Posted on 11/10/2016
Ozlem Ayduk is a Professor at the University of California, Berkeley. Her research interests include the role of negative interpersonal schemas as a social-cognitive mediator of personal and interpersonal adjustment; the role of self-distancing in enabling emotional regulation; and the precursors, correlates and consequences of children’s ability to delay gratification.
Employer: University of California, Berkeley
Job Title: Professor
Highest Degree: PhD
Institution Providing Degree: Columbia University
What led you to choose a career in personality and social psychology?
The origins of my interest in personality and social psychology can be traced back to middle school, which is when I started reading books on personality and psychopathology. This exposure triggered my broader interest in understanding human behavior. And I always knew I wanted to be scientist. So from an early age, I aspired to pursue an academic career in psychology.
Briefly summarize your current research, and any future research interests you plan to pursue.
Broadly, I am interested in understanding cognitive and affective processes that underlie reactivity, as well as regulation, in response to a wide-range of stressors including social rejection, provocation, and negative autobiographical memories. I have been particularly interested in understanding why some people react to such stressors more strongly and less adaptively, and how these reactions can be down-regulated. The personality dynamic that has taken a center stage in my earlier work is referred to as rejection sensitivity (RS) which captures people’s fears and expectations of rejection. My work and that of others on RS have documented how and why being high in RS leads to both personal and interpersonal difficulties. On the regulation side, I have long been interested in how cognitive construals of a situation impact our emotions and behavior. Particularly I have been interested in how construing stressors from a psychologically distanced perspective impacts emotion regulation. Psychological distancing refers to the process of moving away from the immediate situation at hand, which is by default anchored in the present state of the self. Together with my long-term collaborator Ethan Kross, and our students, we have shown how various cognitive strategies that increase psychological distance from the self reduces negative affect and enables people to cope better with stressors, whether these are things that have already happened in the past leading to rumination, or things that are yet to happen leading to anxiety and worry. Currently, I am really interested in developing interventions that can translate these lab findings to important real-world outcomes such as improving ingroup-outgroup interactions.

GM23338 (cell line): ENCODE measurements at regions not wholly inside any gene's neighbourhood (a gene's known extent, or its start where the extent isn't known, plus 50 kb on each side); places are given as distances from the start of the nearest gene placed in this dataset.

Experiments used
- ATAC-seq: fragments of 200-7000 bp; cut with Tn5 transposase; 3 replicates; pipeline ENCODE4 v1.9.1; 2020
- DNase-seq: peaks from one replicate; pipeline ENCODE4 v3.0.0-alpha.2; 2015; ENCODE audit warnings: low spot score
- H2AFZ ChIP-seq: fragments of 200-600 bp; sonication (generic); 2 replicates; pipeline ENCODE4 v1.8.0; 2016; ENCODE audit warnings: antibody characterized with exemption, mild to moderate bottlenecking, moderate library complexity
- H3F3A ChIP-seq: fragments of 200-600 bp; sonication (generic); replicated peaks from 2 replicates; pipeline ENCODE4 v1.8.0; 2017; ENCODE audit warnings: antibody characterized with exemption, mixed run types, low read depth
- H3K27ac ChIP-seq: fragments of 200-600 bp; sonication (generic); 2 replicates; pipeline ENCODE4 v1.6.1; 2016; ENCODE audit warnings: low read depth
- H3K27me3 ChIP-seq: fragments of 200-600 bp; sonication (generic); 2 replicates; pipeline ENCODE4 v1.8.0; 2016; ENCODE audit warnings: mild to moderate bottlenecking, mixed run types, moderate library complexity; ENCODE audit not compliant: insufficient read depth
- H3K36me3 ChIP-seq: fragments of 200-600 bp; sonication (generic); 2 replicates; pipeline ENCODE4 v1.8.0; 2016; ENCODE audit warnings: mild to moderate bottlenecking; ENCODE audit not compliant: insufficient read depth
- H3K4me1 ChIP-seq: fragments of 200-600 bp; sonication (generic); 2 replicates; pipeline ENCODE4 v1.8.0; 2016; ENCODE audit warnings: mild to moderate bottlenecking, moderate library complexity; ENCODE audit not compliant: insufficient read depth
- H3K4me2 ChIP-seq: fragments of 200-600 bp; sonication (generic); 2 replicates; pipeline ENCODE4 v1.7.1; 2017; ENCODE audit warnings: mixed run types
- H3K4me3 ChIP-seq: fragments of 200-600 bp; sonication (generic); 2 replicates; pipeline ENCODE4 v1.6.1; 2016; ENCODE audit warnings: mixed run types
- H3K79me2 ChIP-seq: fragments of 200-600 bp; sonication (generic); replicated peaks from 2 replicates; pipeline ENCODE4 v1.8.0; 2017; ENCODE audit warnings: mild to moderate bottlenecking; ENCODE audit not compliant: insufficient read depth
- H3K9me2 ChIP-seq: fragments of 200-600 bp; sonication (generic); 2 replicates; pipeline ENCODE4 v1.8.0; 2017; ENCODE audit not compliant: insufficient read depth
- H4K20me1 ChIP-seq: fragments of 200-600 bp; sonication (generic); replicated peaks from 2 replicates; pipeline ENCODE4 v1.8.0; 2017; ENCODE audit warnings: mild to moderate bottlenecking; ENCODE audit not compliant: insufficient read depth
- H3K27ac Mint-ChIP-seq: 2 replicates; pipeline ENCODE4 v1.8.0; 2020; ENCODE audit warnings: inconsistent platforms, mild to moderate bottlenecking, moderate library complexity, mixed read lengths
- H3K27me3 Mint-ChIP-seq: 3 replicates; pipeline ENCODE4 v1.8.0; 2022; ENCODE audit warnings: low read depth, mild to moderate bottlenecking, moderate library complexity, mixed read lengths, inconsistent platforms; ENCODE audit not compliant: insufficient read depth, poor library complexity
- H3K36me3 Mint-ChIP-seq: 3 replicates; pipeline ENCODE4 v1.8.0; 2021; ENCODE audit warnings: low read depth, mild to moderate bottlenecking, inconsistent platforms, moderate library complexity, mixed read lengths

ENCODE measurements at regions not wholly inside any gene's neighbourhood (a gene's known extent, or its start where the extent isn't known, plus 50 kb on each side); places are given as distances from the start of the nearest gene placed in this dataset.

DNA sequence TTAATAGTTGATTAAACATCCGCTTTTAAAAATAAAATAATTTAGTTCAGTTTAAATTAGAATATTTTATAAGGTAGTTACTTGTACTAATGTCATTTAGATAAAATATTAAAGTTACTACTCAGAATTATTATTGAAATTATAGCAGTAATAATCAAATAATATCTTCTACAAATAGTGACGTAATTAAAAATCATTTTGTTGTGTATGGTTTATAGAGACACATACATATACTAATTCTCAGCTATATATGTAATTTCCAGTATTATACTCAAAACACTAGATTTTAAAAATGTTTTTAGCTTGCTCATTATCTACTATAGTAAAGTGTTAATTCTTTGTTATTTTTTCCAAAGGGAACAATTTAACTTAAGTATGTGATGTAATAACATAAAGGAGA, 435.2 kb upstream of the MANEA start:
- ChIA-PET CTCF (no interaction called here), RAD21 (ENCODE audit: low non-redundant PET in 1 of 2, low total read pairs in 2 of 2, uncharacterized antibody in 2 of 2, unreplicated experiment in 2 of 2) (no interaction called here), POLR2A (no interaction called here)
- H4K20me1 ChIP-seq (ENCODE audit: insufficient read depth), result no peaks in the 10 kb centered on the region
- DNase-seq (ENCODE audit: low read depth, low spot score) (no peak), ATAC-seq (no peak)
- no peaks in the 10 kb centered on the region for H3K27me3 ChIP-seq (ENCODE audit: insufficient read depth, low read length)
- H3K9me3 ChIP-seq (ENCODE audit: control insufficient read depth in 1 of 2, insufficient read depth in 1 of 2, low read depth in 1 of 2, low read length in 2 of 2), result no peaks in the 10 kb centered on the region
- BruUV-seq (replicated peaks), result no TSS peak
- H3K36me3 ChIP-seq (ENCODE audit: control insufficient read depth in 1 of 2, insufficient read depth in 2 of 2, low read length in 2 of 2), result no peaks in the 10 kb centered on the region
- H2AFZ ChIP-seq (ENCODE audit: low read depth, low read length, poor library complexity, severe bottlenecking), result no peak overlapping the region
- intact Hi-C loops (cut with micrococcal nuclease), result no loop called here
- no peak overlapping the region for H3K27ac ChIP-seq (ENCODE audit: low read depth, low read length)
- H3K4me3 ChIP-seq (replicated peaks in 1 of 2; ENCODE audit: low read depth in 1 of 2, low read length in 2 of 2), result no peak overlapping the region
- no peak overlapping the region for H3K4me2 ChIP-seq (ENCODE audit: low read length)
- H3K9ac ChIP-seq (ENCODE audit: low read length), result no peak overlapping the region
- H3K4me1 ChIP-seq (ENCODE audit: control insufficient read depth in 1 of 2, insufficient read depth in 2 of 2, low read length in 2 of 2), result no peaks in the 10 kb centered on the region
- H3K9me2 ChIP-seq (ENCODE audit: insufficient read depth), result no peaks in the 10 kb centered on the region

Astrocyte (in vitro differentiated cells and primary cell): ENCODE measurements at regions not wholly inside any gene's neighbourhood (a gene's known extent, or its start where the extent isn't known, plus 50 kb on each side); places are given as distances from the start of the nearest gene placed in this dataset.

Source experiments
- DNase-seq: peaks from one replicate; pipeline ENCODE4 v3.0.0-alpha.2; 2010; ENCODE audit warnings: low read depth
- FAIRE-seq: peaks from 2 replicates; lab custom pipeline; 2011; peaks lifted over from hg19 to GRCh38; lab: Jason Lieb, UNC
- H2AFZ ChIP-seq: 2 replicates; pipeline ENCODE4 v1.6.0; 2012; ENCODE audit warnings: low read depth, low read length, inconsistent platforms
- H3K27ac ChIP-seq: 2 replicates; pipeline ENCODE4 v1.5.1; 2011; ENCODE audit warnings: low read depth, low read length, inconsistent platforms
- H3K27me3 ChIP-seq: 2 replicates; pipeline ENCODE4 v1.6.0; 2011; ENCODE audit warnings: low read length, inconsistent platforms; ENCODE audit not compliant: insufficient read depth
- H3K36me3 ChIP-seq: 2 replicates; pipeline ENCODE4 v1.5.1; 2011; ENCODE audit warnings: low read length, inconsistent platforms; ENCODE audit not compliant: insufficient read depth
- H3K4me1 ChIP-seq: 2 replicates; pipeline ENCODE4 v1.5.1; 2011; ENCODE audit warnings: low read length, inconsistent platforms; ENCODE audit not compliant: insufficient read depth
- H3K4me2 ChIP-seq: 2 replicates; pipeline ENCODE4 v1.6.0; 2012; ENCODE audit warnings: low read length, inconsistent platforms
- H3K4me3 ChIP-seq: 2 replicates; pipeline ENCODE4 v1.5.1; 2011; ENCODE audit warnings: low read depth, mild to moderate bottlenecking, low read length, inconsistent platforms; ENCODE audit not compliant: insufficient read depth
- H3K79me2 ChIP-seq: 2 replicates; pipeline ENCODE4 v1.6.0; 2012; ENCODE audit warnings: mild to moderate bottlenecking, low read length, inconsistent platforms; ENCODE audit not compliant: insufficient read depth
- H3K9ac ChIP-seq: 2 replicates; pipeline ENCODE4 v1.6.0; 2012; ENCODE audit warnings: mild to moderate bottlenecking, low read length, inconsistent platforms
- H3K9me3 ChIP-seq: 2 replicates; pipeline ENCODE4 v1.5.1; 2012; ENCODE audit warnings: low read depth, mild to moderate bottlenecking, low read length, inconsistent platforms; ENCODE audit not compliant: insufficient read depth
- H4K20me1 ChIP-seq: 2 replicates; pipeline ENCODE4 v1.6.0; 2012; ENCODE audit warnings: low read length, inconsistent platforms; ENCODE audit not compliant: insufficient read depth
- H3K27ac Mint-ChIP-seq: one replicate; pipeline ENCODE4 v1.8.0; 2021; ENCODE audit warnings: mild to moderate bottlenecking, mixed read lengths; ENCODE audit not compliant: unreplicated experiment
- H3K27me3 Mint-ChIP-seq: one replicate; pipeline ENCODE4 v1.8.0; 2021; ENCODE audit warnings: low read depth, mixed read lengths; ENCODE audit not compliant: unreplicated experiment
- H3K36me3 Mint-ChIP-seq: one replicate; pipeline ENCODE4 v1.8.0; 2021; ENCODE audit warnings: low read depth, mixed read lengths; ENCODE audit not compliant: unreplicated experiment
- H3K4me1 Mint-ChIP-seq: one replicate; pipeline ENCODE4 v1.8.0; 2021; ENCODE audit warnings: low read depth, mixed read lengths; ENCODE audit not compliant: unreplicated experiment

Why did you join SPSP?
I joined SPSP to be part of the Social-Personality Psychology community and to support it as an organization, which plays an important function in advancing psychological science beyond the narrow limits of our discipline.
What is your most memorable SPSP Annual Convention experience?
The very first SPSP conference in 2000, where I gave my first ever symposia presentation on my Ph.D. dissertation!
How has being a member of SPSP helped to advance your career?
SPSP has been my default conference for many years. It provides many opportunities for career advancement, including disseminating one’s work, learning about cutting-edge research, making social connections, and, of course, catching up with friends! And my own career has benefitted significantly from all of these opportunities.
Do you have any advice for individuals who wish to pursue a career in personality and social psychology?
Study what you are passionate about, not what you think you ought to study because of what seems popular at any given point in time.
Outside of psychology, how do you spend your free time?
I have two boys, 11 and 7 years old, so most of my time outside of work is spent chasing my kids! I am also a gym-rat and I love cooking.